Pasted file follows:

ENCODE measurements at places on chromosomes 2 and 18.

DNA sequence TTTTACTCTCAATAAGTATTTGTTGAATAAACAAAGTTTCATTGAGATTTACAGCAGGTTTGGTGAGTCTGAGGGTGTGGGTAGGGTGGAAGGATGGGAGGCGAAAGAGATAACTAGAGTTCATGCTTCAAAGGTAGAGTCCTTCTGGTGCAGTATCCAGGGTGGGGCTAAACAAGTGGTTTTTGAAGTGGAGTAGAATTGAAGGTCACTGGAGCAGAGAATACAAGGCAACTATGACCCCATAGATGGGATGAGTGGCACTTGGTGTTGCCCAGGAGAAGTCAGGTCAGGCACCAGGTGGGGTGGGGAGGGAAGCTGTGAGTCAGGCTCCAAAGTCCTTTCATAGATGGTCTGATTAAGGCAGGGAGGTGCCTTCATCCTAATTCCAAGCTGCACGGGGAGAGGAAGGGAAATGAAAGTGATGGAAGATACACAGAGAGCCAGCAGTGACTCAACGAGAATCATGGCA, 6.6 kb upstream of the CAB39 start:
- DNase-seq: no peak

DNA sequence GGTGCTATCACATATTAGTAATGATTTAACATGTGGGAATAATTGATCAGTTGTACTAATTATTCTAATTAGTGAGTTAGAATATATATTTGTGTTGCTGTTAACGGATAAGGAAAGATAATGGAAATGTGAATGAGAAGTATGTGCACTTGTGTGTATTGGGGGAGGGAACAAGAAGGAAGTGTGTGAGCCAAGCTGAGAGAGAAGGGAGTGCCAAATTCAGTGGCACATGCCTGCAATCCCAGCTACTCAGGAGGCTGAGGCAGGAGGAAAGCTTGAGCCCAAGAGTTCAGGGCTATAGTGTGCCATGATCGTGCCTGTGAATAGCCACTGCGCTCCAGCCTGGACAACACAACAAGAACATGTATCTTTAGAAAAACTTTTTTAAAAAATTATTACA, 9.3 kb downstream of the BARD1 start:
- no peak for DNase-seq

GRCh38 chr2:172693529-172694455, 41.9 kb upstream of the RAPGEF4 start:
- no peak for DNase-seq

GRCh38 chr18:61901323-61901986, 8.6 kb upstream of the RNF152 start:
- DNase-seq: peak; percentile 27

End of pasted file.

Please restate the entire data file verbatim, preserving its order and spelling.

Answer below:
ENCODE measurements at places on chromosomes 2 and 18.

DNA sequence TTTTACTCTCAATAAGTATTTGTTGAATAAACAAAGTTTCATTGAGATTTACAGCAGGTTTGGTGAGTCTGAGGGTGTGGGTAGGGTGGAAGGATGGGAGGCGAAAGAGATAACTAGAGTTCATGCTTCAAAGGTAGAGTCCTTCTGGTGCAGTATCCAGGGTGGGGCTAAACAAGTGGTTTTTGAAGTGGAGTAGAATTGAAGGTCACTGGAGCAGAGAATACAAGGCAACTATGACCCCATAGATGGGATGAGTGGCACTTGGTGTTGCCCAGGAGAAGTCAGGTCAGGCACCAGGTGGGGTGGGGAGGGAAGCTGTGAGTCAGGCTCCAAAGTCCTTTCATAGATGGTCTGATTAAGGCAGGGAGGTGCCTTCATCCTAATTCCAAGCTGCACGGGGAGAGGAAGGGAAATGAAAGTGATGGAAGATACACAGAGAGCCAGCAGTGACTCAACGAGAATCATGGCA, 6.6 kb upstream of the CAB39 start:
- DNase-seq: no peak

DNA sequence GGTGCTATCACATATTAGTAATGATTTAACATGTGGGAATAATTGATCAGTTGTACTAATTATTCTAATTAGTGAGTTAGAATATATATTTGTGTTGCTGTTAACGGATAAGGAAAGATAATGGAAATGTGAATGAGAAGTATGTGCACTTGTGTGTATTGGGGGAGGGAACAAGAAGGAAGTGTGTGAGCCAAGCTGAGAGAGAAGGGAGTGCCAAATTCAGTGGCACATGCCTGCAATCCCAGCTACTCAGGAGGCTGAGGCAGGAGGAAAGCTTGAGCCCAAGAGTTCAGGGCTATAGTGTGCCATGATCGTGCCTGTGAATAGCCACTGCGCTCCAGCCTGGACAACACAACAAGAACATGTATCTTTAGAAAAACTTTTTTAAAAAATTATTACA, 9.3 kb downstream of the BARD1 start:
- no peak for DNase-seq

GRCh38 chr2:172693529-172694455, 41.9 kb upstream of the RAPGEF4 start:
- no peak for DNase-seq

GRCh38 chr18:61901323-61901986, 8.6 kb upstream of the RNF152 start:
- DNase-seq: peak; percentile 27